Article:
How can healthcare and life sciences organizations embrace strategies to engage patients across the value chain and the continuum of care? During DayOne's "Open Mic Next in Health Series," experts shared ideas on how to work together and use cutting-edge technologies to truly make patients co-creators of their health.
Moving from noble declarations to actions
It’s an ambition of healthcare providers, the pharma industry, and digital health startups to put patients at the center and engage them in co-designing new solutions and services.
Easy to say, but harder to execute in practice. Although patient-centricity has been discussed for years, the barriers to its deployment remain the same: organizational culture of working in silos, limitations related to data collection and processing, or distrust between patients and healthcare providers, life sciences companies, and policy-makers.
Large organizations are often stuck in logical fallacies with a tendency to assume they have at least the same knowledge as their patients. On top of that, healthcare is stuck in a paternalistic model with doctors in the center and the patients in their orbit.
Data: a missing enabler of patient empowerment
To start innovating across the continuum of care, it’s necessary to realize that we are still not using the best technologies to engage patients, according to Prof. Ronni Gamzu, Director of Tel Aviv Sourasky Medical Center – Ichilov Hospital. Gamzu kicked off the event with an inspiring keynote: “We are doing healthcare in an old-fashioned way,” said Prof. Gamzu. We must reshape the culture in healthcare organizations by moving away from treating patients as “passive care receivers” and encouraging them to get involved. This requires creating a balance of information and knowledge between healthcare providers and patients.
“When you are planning your trip, you are taking responsibility. You don’t need a travel agency anymore. Patient engagement in healthcare could be the same in ten years. Patients know what they need,” argued Prof. Gamzu, pointing out that – like in other industries – the enabling factor of patient empowerment is access to data.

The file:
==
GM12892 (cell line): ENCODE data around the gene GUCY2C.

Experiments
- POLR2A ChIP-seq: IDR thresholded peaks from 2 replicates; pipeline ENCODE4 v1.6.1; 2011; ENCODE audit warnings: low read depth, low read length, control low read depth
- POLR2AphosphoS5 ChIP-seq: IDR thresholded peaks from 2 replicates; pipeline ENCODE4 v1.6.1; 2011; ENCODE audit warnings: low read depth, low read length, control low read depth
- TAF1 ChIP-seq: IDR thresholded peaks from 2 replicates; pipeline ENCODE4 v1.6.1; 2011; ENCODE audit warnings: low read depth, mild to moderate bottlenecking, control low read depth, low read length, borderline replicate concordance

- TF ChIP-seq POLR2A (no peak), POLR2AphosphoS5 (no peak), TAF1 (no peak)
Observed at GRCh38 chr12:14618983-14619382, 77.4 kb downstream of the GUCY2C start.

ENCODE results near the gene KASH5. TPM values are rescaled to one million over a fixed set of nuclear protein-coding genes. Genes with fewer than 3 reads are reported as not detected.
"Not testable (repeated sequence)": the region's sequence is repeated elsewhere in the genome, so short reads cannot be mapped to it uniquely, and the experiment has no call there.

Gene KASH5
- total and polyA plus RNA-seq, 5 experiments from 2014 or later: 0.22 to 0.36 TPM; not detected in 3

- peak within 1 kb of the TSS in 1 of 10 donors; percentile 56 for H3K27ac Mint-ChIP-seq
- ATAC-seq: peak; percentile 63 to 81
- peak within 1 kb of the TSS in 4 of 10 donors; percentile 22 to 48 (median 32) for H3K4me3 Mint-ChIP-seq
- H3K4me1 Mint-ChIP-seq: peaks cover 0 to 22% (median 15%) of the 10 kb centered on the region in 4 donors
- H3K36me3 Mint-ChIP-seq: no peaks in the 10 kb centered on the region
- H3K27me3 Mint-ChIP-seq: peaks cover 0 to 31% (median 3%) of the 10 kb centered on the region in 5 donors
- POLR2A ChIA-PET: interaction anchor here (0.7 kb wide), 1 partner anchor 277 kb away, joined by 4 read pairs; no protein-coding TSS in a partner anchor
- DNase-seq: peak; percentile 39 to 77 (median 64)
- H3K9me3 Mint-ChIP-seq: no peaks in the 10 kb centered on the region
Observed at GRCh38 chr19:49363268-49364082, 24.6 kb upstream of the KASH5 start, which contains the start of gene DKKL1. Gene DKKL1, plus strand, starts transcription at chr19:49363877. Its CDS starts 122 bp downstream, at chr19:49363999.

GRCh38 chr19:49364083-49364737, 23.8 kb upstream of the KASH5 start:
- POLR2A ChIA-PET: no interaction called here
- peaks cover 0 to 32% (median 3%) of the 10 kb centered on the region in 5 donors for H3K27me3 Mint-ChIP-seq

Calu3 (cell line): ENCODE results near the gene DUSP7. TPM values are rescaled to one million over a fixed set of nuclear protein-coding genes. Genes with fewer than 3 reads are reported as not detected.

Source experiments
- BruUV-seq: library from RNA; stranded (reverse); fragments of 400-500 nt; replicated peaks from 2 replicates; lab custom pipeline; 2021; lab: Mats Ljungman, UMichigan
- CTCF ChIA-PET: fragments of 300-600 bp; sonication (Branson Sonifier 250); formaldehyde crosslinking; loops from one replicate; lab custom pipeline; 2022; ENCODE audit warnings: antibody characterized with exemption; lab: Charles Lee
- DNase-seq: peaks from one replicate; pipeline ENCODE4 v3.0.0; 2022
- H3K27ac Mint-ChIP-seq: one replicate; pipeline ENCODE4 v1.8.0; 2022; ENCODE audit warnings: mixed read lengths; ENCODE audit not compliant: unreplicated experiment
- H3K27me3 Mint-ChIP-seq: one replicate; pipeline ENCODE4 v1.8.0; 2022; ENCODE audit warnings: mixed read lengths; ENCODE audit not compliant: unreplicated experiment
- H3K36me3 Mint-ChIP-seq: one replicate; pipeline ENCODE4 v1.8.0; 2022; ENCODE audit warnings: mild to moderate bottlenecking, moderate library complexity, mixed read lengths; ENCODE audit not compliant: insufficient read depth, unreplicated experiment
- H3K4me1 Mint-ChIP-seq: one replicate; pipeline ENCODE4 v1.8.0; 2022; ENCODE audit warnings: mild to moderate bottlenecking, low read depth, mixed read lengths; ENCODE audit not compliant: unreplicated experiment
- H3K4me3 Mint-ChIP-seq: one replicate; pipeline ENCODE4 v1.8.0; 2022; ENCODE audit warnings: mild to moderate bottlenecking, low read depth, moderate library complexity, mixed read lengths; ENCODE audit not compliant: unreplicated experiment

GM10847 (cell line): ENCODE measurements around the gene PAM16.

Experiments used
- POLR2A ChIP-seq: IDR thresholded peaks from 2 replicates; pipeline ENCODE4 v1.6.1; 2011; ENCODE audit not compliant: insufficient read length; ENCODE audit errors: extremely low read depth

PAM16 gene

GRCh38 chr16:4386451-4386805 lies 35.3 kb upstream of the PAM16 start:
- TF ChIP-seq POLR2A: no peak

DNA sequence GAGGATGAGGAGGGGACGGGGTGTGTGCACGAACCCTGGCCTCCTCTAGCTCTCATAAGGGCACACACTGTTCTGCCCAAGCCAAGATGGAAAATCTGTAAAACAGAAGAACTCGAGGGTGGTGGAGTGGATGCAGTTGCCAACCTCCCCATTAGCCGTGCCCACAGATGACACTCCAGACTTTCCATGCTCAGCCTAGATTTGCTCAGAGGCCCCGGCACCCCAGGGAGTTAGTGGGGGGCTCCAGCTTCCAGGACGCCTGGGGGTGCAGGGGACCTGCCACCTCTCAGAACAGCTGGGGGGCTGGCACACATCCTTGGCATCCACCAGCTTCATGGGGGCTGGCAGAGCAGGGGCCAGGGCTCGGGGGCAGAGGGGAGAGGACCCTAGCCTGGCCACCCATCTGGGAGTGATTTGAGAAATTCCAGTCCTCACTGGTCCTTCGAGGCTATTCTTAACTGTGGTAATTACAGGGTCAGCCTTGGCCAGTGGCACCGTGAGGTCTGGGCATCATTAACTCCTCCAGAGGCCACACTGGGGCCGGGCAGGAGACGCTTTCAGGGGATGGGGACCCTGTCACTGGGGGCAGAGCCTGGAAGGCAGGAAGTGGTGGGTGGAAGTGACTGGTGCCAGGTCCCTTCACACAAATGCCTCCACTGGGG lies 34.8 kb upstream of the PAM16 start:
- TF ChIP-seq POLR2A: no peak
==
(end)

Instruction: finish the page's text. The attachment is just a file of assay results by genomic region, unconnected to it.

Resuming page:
The “we know better” approach inhibits cooperation
The emerging digital health ecosystem, where all stakeholders are becoming interconnected with data, redefines the role of the patients. They become the partners of doctors, nurses, pharmacists, pharma companies and startups – the old thinking patterns about involving patients are becoming obsolete.
Instead of patient engagement – a process that assumes, per definition, inequality between those who engage and those who are being engaged – we should talk about patient partnership, according to Belinda von Niederhaeusern, Chief Product Officer at DHC – Digital Health Companion. She argued that a reframed nomenclature imposes a different approach. “It’s about co-creation, not just about going to the patient with a final product,” said Gonzalo Linares. As the Global Director of Patient Engagement Neuroscience at Novartis, he is convinced that healthcare organizations must be humbler instead of thinking they know everything and have the necessary expertise. And that requires shifting the approach to product development from silo- to ecosystem-orientation. This new mindset assumes thinking outside the box and getting inspired by how other industries engage customers.
Technology can be a game-changer for patients